LONDON'S Mayor, Boris Johnson, says that he would be glad to take over the London waterways to get them out of the mess they are in at present.
It was Del Brenner of the Regents Network who put a canal question to London's Mayor Boris Johnson (pictured) at Peoples Question Time, and received a very favourable response from the Mayor and the Assembly.
Positive action needed
The question was:
"Concerning the management of London's inland waterways, we need some positive action to bring our canals in London back to life. Above all we need openness and accountability in the management of our canals—which is not one of British Waterways strong points.
"Would the Mayor consider giving our canal network a reliable and active long-term future by taking over from British Waterways, and devolving the management of our canals to the GLA Group? We need someone we can trust."
To which Mayor Boris Johnson replied:
"I'm keen on that. I like that idea."
An absolutely brilliant idea
A fuller response was made by Assembly Member and former Deputy Mayor Jenny Jones:
"It was an absolutely brilliant idea. If we can have a budget as well as the waterways that would be fantastic, and I would put myself forward to chair that."
Very satisfied with the response, Del Brenner is following it up with the Mayor's Office to discuss more details and confirm whether the good idea may become a reality.
BW a seriously failed organisation
The proposal would include London's canals, docks and the waterways in the Lee Valley and those around the Olympic Park) for instance. In other words all the waterways managed in London by the British Waterways Board, which Del Brenner considers as a seriously failed organisation.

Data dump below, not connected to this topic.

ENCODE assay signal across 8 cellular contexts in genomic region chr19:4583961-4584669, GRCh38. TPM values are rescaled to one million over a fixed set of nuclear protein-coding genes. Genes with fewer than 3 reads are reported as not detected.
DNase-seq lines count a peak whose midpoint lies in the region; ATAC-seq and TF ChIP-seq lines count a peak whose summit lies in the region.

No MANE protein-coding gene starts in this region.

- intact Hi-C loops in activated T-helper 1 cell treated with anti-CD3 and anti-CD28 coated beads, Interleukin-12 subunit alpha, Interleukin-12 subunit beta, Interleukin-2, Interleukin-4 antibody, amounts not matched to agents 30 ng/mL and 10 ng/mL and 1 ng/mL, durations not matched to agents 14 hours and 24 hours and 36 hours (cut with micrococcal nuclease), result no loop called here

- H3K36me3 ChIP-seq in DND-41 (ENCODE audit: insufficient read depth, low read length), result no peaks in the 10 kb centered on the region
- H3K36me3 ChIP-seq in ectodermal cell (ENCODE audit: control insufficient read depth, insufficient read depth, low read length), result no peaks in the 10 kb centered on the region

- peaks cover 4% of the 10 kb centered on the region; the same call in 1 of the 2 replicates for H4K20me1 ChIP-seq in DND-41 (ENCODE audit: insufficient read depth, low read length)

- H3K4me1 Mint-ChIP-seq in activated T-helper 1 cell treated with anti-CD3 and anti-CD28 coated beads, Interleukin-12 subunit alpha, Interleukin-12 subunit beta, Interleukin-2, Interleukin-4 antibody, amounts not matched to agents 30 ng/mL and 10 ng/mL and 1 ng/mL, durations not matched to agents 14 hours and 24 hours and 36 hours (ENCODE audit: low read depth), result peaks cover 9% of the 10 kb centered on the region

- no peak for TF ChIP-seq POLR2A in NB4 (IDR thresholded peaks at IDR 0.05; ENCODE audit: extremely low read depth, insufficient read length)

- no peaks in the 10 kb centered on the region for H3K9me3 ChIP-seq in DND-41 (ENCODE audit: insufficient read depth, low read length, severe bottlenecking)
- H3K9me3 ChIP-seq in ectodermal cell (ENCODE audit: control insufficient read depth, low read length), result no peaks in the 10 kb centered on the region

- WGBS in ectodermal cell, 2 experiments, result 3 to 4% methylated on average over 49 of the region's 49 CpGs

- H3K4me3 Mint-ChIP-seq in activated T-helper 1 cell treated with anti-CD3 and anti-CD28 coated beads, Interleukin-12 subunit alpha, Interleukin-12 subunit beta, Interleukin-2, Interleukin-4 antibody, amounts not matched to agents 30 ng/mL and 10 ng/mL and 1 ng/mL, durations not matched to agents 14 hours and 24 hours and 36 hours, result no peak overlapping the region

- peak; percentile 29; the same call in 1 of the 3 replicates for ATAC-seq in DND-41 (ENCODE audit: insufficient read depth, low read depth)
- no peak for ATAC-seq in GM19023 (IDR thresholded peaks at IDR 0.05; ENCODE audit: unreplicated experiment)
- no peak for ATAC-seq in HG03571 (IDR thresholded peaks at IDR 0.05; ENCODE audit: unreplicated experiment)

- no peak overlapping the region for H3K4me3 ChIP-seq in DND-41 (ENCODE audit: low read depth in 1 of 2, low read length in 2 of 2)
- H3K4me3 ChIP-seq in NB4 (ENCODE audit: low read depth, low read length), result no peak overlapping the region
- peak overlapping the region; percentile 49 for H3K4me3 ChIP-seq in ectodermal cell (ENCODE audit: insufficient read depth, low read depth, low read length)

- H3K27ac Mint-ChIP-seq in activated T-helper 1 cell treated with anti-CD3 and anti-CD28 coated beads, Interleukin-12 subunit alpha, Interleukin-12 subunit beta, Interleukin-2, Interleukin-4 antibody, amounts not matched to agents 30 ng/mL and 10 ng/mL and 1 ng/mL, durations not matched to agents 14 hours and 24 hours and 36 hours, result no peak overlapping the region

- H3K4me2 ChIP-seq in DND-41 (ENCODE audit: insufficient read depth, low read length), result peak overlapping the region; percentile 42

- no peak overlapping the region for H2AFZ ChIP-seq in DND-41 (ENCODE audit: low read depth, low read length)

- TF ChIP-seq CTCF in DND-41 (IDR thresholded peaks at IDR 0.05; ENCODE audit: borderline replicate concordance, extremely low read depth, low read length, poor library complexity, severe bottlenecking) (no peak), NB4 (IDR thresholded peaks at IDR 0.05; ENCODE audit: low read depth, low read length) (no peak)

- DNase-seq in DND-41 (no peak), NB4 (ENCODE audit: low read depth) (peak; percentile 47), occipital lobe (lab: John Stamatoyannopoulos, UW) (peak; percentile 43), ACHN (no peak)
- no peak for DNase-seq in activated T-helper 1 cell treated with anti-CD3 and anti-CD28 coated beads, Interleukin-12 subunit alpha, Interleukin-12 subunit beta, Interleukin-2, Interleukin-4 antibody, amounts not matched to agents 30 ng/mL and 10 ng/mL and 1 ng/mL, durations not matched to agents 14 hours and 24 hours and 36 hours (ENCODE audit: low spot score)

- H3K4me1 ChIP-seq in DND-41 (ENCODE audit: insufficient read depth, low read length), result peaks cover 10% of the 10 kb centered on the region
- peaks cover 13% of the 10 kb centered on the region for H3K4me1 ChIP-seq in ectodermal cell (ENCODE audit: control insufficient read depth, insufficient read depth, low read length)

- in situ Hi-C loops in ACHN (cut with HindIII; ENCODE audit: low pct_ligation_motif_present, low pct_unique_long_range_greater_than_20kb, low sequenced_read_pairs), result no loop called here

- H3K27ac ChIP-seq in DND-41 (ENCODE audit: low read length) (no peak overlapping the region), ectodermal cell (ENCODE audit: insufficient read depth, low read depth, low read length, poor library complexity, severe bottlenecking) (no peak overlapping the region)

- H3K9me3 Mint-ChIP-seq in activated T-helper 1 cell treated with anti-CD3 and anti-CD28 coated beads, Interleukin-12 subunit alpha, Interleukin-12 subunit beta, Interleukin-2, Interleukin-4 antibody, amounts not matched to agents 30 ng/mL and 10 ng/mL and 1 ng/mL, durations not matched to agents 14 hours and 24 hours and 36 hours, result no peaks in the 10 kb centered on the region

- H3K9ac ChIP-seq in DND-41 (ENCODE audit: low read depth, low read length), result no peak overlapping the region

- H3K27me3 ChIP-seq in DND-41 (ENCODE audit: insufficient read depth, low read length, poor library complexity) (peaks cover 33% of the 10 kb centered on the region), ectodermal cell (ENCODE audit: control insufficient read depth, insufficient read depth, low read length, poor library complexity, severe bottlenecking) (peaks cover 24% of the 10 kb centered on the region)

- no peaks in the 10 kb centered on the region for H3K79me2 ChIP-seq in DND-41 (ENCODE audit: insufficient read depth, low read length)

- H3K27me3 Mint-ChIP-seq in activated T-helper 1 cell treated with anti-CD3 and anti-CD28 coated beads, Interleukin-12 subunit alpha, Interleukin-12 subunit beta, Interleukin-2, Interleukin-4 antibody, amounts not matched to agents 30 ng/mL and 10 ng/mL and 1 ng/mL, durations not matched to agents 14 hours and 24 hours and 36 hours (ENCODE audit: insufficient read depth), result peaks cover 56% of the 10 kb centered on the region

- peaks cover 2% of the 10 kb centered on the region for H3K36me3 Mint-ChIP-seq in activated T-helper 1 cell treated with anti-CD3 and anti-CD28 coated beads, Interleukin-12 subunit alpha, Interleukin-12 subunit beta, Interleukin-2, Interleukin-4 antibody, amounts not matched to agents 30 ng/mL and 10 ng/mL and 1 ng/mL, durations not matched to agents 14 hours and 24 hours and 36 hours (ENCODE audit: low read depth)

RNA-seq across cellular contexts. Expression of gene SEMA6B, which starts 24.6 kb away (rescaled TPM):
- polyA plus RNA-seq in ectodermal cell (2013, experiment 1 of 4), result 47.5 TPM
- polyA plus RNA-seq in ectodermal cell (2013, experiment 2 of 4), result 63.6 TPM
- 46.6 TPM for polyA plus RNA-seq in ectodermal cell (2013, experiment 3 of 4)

Part of the way there
Ten years ago, the Greater London Authority Act 1999, which set up the GLA and Mayor of London, included a clause for ‘provision of facilities to benefit users of the waterways' in London. The Act states that: 'Transport for London may provide or secure the provision of such amenities and facilities as it considers would benefit persons using any waterway.' (Part IV Transport, Chapter XII, Para 256).
This could be interpreted as the opportunity for the Mayor to take over the management of the canals without further primary legislation being necessary.
The Third Way
Devolution of London's canals would fit well with the current proposals for replacing British Waterways Board with a Trust or such like. This move could result in decentralisation of the management of the canals.
Richard Benyon MP, the Waterways Minister stated (14th October 2010):
"A charitable body will give users of the waterways a greater say in their future management. This change reflects the confidence we have that the engagement of local communities and interest groups will ensure the success of this transfer to civil society. It's a great example of Government giving power back to the people."
Would achieve just that
The devolution of London's canals to the GLA Group could achieve just that, but Regents Network would press for it to happen sooner rather than later. There could be a bright future for London's canals, and it would act as an example and spur to the restructuring of our canals throughout the country.